Jianjun Shi is the Carolyn J. Stewart Chair and Professor at the Stewart School of Industrial & Systems Engineering at Georgia Tech.
Professor Shi's research interests focus on system informatics and control for the design and operational improvements of manufacturing and service systems. He is one of the early pioneers in the field. He has produced 26 Ph.D. graduates (18 of them have joined IE department as faculty members, 7 received NSF CAREER Awards, and one received the PECASE award, 3 serve as executive/directors in industrial companies). He has published one book and more than 150 papers (95 Journal papers, and collectively received about 5000+ paper citations). He has also been closely working with industrial companies and has served as PI and co-PI for more than 19 million dollars of research grants. He has led various research projects funded by National Science Foundation, NIST Advanced Technology Program, Department of Energy, General Motors, Daimler-Chrysler, Ford, Lockheed-Martin, Honeywell, Pfizer, and various other industrial companies and funding agencies. The technologies developed in his research group have been implemented in various production systems with significant economic impacts.
Prior to joining Georgia Tech in 2008, he was the G. Lawton and Louise G. Johnson Chair Professor of Engineering, Professor of the Department of Industrial and Operations Engineering, and Professor of the Department of Mechanical Engineering at the University of Michigan.
Professor Shi is the founding chairperson of the Quality, Statistics and Reliability (QSR) Subdivision at the Institute for Operations Research and Management Science (INFORMS). He currently leads the System Informatics and Control Group of ISyE at Georgia Institute of Technology. He also served as the Director of Program in Manufacturing, co-Director of Global Automotive and Manufacturing Engineering, and Director of Laboratory for In-Process Quality Improvement Research (IPQI) at the University of Michigan. He also served as an Associate Director of a NSF Industrial/University Corporative Research Center (IUCRC) and a thrust leader at NSF Engineering Research Center at UM. He is the founding Director of the Quality Science Center at the Chinese Academy of Science in China. He is currently serving as the Focus Issue Editor of IIE Transactions on Quality and Reliability Engineering, Editor, Journal of Systems Science and Complexity, Senior Editor of Chinese Journal of Institute of Industrial Engineering, and Associate Editor for the International Journal of Flexible Manufacturing Systems. He is a Fellow of the Institute of Industrial Engineering (IIE), a Fellow of American Society of Mechanical Engineering (ASME), a Fellow of Institute of Operations Research and the Management Science (INFORMS), an Academician of the International Academy for Quality, Elected Member of the International Statistical Institute (ISI), and also a member of American Statistics Association (ASA).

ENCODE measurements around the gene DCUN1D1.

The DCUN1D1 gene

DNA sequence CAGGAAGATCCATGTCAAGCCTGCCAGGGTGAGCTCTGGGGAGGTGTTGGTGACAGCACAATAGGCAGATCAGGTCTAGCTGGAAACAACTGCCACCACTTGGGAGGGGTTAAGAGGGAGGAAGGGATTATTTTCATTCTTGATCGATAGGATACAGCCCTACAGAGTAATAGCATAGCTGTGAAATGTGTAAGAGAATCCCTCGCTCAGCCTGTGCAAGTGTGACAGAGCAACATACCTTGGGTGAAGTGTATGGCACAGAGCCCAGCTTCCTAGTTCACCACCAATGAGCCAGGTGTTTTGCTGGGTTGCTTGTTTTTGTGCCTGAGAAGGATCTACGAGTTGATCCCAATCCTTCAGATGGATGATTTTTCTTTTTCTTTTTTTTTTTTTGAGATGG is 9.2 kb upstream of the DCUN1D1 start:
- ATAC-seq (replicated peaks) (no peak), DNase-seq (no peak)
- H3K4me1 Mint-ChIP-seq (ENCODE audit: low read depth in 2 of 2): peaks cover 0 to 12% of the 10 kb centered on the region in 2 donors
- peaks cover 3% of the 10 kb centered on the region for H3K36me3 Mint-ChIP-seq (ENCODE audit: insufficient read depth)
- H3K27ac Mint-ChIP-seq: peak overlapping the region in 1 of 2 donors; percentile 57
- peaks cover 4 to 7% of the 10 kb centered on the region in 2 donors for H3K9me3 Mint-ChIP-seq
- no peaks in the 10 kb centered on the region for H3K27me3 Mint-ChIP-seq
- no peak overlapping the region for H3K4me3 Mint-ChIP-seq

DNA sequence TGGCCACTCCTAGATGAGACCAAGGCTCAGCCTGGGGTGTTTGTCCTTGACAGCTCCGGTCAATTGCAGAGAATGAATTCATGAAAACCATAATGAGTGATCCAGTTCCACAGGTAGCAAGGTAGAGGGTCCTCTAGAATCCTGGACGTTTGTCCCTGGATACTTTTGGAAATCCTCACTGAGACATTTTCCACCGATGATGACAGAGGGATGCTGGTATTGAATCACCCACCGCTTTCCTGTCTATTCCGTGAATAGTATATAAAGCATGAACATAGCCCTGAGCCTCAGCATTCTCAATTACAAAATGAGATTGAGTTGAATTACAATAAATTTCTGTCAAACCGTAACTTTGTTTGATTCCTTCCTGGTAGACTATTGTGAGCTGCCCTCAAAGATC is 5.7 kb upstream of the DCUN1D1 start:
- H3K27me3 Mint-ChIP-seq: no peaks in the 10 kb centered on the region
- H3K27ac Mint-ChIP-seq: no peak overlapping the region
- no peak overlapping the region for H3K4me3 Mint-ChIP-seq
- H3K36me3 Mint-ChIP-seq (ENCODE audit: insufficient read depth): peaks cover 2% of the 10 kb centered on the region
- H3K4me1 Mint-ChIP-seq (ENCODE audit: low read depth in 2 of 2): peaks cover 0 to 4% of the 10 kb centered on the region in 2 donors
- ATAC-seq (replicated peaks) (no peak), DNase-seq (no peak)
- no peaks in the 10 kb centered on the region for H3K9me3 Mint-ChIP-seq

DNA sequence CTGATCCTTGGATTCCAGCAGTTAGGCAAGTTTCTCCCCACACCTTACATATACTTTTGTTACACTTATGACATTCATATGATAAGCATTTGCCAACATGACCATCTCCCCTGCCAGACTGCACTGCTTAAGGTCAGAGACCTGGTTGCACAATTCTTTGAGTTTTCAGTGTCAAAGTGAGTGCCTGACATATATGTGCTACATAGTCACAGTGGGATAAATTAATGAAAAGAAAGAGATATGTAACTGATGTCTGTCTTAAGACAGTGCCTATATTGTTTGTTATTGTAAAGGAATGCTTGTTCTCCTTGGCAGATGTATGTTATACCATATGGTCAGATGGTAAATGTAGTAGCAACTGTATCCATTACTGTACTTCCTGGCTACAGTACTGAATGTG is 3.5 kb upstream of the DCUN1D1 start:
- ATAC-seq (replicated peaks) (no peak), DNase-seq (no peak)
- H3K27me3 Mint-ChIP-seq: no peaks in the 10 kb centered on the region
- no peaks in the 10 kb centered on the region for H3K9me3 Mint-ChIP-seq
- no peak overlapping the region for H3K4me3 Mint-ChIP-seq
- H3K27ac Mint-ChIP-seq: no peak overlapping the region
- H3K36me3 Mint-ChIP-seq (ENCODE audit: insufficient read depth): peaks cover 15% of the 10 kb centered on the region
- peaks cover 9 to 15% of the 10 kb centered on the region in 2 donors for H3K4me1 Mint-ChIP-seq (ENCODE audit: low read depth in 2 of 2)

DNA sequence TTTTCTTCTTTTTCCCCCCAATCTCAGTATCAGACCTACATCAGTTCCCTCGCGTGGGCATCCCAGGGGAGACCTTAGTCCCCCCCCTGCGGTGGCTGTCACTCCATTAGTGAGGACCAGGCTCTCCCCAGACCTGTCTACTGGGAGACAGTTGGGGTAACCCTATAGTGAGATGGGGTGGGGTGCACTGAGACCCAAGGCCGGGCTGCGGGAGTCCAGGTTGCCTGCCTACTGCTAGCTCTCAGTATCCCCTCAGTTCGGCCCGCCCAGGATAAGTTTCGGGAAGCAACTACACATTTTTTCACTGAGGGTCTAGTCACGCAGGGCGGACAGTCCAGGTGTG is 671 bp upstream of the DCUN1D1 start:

Dr. Shi was elected as an Academician by the International Academy for Quality (2013), and has received the IIE Albert G. Holzman Distinguished Educator Award (2011), Forging Achievement Award from Forging Industry Educational and Research Foundation (2007), Monroe-Brown Foundation Research Excellence Award at The University of Michigan (2007), Excellence in Service Awards from IIE Transactions (2002, 2003), Robert M. Caddell Memorial Award 2001), Best Paper Awards from Industrial Engineering Research Conference (2006), ASME International Mechanical Engineering Congress (2000), and North America Manufacturing Research Conference (2000). He has also received the NUTN Distance Education Innovation Team Award (2007) and the Sloan-C Program Profile Team Award (2006) as the co-Director of a professional master program. He was the recipients of the NSF CAREER Award (1996), 1938E Award at the COE (1998) and Faculty Achievement Awards at UM (2003).
He received his B.S. and M.S. in Electrical Engineering at the Beijing Institute of Technology in 1984 and 1987, and his Ph.D. in Mechanical Engineering at the University of Michigan in 1992.